Startup Story: Michael Holden from Bustle

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Road and lights

I recently had the pleasure to speak with Michael Holden from Perth based freight start-up, Bustle, which launched a few months ago. Here is his story.

//SN: Hey Michael, tell me a little about what problem Bustle is trying to solve.

With Australia’s road freight volume set to double over the next 20 years from 200 billion tonnes to 400 billion tonnes the problem Bustle is solve is utilising existing resources in the supply chain more efficiently. Using smart phones and technology to remove layers from traditional models is making it faster, easier, more transparent to transact whilst improving efficiency and reducing costs. Connecting B2B is allowing smaller businesses to offer a cleaner and more transparent model than the majors whilst keeping dollars in local economies.

A big issue for B2B supply, especially in the modern market, is fluctuating demands and having to control costs whilst matching market cycles. Bustles provides on demand connections directly to owner operated transport businesses, qualified independent human resources and critical services such as tyre suppliers, mechanics, auto sparkies etc without the need to lock in or manage relationships. This creates better buying power and greater market activity for them.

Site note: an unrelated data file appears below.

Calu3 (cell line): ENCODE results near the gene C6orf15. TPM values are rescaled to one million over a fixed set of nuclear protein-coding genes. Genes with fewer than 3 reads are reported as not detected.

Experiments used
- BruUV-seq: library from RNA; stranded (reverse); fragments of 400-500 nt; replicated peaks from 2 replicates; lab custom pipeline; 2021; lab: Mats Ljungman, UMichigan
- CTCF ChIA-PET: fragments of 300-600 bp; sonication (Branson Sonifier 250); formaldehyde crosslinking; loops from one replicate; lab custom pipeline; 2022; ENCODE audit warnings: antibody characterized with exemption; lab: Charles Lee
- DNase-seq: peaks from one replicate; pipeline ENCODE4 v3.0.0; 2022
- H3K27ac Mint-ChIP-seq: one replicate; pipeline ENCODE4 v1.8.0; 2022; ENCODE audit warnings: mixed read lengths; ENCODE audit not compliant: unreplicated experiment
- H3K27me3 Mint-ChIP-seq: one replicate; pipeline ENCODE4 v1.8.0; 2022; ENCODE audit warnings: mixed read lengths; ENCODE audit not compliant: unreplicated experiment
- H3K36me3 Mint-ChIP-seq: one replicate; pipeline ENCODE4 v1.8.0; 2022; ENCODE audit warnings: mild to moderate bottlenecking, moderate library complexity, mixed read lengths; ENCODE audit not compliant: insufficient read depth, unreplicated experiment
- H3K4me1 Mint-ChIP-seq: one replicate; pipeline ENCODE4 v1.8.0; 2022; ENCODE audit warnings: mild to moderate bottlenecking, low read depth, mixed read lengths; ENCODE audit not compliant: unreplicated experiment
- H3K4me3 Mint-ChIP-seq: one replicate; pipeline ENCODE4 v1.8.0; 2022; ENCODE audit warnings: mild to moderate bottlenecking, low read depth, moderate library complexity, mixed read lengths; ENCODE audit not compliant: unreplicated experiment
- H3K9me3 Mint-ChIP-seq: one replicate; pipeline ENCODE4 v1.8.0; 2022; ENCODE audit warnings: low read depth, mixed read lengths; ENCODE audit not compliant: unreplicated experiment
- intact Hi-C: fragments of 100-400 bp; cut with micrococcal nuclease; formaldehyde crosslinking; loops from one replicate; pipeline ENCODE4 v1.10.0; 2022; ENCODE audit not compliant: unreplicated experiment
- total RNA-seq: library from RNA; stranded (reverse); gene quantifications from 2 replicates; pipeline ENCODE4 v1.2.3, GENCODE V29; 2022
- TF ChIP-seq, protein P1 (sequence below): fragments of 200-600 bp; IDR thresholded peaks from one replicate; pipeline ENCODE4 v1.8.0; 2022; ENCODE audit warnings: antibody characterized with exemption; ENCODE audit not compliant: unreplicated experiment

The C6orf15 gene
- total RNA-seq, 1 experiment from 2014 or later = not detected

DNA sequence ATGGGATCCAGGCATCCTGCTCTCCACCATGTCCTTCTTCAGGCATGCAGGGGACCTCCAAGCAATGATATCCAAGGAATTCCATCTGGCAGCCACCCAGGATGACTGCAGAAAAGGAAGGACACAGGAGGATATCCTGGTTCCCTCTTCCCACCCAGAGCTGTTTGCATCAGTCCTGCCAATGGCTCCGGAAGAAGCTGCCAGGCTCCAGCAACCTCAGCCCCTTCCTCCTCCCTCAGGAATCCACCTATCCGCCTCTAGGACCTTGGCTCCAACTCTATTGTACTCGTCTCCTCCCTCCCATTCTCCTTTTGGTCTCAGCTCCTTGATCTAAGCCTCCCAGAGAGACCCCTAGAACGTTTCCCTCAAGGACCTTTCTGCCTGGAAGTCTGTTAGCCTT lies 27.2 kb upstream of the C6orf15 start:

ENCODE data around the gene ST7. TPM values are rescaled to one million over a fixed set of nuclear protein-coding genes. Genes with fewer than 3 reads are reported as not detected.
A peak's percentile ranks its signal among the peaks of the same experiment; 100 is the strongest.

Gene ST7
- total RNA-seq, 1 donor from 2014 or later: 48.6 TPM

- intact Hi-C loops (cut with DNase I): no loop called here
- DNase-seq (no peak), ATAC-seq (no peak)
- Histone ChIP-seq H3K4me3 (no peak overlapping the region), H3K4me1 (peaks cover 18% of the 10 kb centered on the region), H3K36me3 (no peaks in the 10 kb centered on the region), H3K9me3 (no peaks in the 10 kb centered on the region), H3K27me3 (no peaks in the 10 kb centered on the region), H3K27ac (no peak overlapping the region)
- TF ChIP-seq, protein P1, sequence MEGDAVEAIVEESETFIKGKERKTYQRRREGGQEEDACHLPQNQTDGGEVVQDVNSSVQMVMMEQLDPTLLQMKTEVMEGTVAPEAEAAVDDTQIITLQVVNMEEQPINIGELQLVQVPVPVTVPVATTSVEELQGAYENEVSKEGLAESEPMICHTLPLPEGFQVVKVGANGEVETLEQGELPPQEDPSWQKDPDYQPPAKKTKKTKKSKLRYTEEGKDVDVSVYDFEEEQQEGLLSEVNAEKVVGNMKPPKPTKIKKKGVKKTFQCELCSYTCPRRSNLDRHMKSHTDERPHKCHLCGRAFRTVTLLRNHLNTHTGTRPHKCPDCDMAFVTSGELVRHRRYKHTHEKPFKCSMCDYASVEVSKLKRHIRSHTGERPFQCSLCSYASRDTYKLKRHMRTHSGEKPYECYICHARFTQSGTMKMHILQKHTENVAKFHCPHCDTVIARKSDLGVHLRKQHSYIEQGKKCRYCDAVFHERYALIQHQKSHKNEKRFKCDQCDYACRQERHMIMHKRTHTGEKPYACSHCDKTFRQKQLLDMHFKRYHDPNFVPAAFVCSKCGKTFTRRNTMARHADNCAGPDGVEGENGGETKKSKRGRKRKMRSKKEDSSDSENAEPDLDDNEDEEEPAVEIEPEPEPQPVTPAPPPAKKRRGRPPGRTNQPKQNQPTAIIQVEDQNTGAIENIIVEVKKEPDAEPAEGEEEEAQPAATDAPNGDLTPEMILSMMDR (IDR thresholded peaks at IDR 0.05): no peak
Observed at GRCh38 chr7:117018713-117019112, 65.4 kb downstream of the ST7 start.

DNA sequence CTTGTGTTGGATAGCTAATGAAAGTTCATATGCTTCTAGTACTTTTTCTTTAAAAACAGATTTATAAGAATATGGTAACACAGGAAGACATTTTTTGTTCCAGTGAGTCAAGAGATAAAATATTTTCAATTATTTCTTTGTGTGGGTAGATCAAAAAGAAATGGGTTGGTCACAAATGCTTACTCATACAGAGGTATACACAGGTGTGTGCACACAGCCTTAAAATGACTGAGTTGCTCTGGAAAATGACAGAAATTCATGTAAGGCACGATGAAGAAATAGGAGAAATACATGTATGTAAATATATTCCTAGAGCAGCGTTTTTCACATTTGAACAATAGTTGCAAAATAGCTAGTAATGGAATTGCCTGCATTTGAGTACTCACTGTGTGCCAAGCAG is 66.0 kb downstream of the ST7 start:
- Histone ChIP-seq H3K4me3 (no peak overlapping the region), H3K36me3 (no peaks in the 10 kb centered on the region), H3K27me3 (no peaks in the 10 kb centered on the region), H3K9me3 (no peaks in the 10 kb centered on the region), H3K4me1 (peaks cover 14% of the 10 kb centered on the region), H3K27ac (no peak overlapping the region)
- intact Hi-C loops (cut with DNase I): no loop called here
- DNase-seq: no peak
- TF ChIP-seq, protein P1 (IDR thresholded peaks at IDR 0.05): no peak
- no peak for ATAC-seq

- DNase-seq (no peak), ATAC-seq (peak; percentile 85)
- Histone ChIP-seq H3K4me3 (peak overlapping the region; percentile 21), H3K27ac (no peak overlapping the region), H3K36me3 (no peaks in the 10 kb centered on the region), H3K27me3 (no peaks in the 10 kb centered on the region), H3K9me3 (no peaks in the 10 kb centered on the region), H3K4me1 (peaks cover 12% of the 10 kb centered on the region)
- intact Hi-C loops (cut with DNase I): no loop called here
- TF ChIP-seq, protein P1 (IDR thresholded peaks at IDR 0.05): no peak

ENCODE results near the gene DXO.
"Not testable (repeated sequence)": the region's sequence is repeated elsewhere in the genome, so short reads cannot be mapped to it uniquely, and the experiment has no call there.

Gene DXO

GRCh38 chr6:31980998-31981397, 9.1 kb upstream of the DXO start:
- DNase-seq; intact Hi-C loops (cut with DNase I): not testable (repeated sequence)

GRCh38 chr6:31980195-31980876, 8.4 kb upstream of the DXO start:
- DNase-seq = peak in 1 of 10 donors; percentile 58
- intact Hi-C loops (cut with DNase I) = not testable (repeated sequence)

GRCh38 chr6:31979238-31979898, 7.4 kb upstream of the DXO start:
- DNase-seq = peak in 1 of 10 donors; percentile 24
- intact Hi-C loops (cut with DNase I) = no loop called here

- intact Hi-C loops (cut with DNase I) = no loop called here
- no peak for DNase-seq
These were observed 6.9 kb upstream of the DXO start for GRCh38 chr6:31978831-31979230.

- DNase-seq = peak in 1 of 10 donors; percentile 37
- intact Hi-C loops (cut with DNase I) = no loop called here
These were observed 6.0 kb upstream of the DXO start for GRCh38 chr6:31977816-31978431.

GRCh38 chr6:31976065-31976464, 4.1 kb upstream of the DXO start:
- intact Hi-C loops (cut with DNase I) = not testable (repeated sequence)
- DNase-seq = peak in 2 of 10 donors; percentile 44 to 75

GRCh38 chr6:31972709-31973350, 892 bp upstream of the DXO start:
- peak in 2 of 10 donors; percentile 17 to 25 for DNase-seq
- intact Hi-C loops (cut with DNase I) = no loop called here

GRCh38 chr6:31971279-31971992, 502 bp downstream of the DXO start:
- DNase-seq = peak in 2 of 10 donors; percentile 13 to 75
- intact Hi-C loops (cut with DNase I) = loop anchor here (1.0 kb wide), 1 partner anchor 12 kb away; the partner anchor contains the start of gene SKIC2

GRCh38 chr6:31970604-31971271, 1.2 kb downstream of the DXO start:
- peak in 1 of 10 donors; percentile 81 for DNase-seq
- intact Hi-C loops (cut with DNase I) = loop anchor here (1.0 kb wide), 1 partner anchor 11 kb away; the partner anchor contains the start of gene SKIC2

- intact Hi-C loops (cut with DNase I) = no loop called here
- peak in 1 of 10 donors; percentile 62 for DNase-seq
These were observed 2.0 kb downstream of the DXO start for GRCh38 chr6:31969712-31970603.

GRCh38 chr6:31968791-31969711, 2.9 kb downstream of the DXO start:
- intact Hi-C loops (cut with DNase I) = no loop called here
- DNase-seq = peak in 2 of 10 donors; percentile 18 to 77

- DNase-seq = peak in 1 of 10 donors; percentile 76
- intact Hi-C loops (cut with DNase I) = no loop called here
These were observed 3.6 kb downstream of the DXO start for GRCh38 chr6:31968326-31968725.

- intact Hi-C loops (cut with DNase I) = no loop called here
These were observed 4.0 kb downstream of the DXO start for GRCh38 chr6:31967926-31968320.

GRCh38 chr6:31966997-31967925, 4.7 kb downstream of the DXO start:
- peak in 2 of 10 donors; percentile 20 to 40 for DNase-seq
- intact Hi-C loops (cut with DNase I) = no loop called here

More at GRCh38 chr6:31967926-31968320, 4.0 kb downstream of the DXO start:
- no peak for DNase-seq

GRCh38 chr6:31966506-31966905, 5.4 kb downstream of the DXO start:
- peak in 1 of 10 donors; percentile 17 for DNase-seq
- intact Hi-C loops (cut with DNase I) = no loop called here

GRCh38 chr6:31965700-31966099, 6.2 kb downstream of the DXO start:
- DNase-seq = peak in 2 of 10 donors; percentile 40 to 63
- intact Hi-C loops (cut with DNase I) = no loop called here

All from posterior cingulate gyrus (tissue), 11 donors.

//SN: So where did the idea for this come from? Is Bustle like an Uber for freight?

The idea came just over a year ago after I left the transport industry to pursue a different opportunity. I moved to personal finance, helping families reduce their debt but had kept in touch with my contacts that I built over the past decade in the industry. After seeing no change or breakthrough services, decreasing margins plus seeing business waste a lot of money (I mean a lot) on inefficient layered transport models, I started drafting the platform.

Is it like Uber for freight? Not really – There are 4 pillars that make up our platform. Customers, Drivers, Support Services and Independents. These pillars are a community that heavily relies on each other to keep the industry moving. In Uber there is a person(s) needing a ride point A to Point B whereas in transport there is someone needing transport services of which the drivers whom take on that work need help keeping their vehicle on the road which is where the support services and independents fit in.